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Influence of Environmental Conditions on Performance and Heart Rate Responses to the 30-15 Incremental Fitness Test in Rugby Union Athletes

Natera, Alex O.W.1; Jennings, Jacob1; Oakley, Aiden J.1; Jones, Thomas W.1,2

The Journal of Strength & Conditioning Research: February 2019 - Volume 33 - Issue 2 - p 486–491
doi: 10.1519/JSC.0000000000001865
Original Research

Natera, AOW, Jennings, J, Oakley, AJ, and Jones, TW. Influence of environmental conditions on performance and heart rate responses to the 30-15 incremental fitness test in rugby union athletes. J Strength Cond Res 33(2): 486–491, 2019—The purpose of this study was to examine the differences in performance and heart rate (HR) responses between a high heat outdoor condition (34.0° C, 64.1% humidity) and a temperate indoor condition (22.0° C, 50.0% humidity) during the 30-15 intermittent fitness test (30-15IFT). Eight highly trained Rugby Union players (28.1 ± 1.5 years, 181.4 ± 8.8 cm, 88.4 ± 13.3 kg) completed the 30-15IFT in 2 different temperature conditions. Dependent variables recorded and analyzed included: final running speed of the 30-15IFT, HR at rest (HR rest), maximum HR (Max HR), HR recovery, average HR (HR ave), and submaximal HR corresponding to 25, 50, and 75% of final test speed (HR 25%, HR 50%, and HR 75%) and HR at 13 km·h−1 (HR 13 km·h−1). Greater running speeds were achieved when the test was conducted indoors (19.4 ± 0.7 km·h−1 vs. 18.6 ± 0.6 km·h−1, p = 0.002, d = 1.67). Average HR and HR 13 km·h−1 were greater when the test was conducted outdoors (p ≤ 0.05, d > 0.85). Large effect sizes were observed for the greater HR at submaximal intensities (d > 0.90). The results of this study highlight the influence of temperature on 30-15IFT performance and cardiac responses. It is recommended that prescription of training based on 30-15IFT results reflects the temperature that the training will be performed in and that practitioners acknowledge that a meaningful change in assessment results can be the result of seasonal temperature change rather than training-induced change.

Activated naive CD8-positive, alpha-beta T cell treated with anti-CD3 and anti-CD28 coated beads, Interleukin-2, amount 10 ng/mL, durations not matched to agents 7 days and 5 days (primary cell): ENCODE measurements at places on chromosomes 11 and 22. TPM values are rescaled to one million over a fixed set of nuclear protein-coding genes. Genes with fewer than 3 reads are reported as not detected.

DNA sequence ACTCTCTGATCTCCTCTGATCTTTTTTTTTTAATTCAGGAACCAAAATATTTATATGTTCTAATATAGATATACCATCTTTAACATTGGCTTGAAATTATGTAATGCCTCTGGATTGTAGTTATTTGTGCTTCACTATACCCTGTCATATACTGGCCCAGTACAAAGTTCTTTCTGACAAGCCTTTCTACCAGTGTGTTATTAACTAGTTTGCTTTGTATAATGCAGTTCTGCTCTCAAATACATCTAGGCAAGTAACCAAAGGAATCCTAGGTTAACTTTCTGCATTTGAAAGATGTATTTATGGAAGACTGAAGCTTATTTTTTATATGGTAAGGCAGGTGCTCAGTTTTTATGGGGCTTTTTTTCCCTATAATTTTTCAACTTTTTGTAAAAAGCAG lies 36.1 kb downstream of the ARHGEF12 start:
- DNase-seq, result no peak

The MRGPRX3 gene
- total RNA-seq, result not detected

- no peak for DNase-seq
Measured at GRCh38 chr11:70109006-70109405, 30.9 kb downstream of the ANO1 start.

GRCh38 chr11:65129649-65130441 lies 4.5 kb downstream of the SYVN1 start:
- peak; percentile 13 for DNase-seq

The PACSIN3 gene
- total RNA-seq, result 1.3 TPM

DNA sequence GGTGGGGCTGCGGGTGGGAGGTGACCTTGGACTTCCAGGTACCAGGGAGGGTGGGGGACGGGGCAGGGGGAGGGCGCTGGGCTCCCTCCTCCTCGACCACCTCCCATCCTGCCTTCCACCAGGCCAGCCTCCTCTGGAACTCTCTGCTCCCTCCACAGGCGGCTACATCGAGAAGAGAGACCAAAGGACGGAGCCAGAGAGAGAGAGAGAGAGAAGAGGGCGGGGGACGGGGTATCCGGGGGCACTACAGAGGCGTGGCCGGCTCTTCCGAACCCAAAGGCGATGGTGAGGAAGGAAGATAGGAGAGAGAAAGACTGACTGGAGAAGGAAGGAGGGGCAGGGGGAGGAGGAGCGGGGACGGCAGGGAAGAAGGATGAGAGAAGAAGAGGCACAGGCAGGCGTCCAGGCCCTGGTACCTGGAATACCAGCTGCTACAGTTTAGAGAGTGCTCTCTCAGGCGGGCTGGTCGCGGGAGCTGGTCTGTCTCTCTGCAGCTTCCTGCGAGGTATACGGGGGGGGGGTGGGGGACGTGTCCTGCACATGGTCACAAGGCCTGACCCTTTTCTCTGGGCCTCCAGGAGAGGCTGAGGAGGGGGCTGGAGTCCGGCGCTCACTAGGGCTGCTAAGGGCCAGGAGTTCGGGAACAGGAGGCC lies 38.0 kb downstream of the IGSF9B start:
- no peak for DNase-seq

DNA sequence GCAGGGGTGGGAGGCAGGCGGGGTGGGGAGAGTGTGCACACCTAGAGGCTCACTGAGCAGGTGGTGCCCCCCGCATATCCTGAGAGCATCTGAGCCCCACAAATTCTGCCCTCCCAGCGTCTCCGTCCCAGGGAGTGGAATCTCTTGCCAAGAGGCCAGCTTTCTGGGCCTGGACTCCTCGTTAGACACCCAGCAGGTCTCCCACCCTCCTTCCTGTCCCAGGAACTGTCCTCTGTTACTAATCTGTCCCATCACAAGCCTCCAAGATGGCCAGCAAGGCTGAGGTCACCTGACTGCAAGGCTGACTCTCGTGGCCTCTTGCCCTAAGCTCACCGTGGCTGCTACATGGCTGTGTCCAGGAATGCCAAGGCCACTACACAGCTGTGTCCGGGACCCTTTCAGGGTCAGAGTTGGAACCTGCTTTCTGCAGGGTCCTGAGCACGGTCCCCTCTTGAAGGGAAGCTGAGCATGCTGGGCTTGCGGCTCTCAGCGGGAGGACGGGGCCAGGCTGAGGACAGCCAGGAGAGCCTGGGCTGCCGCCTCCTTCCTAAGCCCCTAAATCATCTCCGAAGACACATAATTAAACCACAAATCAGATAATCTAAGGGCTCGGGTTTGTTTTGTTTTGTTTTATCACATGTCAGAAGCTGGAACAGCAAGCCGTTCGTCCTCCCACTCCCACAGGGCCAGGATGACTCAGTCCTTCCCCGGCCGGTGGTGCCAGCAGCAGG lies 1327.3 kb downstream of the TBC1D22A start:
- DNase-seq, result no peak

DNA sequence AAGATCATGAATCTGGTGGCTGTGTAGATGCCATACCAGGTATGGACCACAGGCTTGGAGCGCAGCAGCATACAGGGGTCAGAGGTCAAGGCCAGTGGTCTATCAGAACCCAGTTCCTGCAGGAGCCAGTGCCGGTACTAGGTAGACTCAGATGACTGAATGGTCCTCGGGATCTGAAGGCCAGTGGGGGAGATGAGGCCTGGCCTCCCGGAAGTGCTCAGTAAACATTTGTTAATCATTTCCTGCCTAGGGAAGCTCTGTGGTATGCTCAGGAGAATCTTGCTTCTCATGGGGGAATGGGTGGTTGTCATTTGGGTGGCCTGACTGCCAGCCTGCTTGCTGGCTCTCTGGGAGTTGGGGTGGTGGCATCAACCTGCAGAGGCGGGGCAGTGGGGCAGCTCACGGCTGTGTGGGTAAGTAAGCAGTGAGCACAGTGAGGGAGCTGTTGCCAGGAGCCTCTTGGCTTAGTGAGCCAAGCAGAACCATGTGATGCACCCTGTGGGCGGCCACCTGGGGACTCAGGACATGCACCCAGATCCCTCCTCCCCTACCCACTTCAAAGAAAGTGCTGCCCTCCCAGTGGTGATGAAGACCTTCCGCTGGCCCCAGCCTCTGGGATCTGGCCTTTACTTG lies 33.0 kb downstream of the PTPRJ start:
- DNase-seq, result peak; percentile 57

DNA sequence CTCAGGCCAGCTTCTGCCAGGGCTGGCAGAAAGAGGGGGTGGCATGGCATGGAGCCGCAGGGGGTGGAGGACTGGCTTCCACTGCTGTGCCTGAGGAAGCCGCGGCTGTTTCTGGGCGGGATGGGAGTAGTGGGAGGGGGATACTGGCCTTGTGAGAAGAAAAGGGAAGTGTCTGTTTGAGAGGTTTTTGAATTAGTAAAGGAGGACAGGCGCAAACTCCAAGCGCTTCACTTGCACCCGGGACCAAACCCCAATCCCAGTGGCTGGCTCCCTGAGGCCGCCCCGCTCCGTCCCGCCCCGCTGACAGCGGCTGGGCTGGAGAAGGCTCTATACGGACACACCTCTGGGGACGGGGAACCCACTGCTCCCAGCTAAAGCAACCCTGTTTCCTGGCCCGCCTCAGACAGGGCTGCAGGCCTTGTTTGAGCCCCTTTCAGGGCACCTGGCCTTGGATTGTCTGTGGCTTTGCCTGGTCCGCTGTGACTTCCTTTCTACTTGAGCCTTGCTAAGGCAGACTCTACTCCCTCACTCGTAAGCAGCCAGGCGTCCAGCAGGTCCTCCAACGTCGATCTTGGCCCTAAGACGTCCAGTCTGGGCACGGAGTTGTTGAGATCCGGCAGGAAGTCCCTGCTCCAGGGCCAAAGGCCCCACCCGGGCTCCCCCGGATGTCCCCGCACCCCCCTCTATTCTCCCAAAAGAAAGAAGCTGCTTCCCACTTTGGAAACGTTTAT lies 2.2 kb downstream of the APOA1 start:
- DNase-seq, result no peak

1Department of Sport Sciences, ASPIRE Academy for Sports Excellence, Doha, Qatar; and

2Department of Sport, Exercise and Rehabilitation, Northumbria University, Newcastle upon Tyne, United Kingdom

Address correspondence to Dr. Thomas W. Jones,

Copyright © 2019 by the National Strength & Conditioning Association.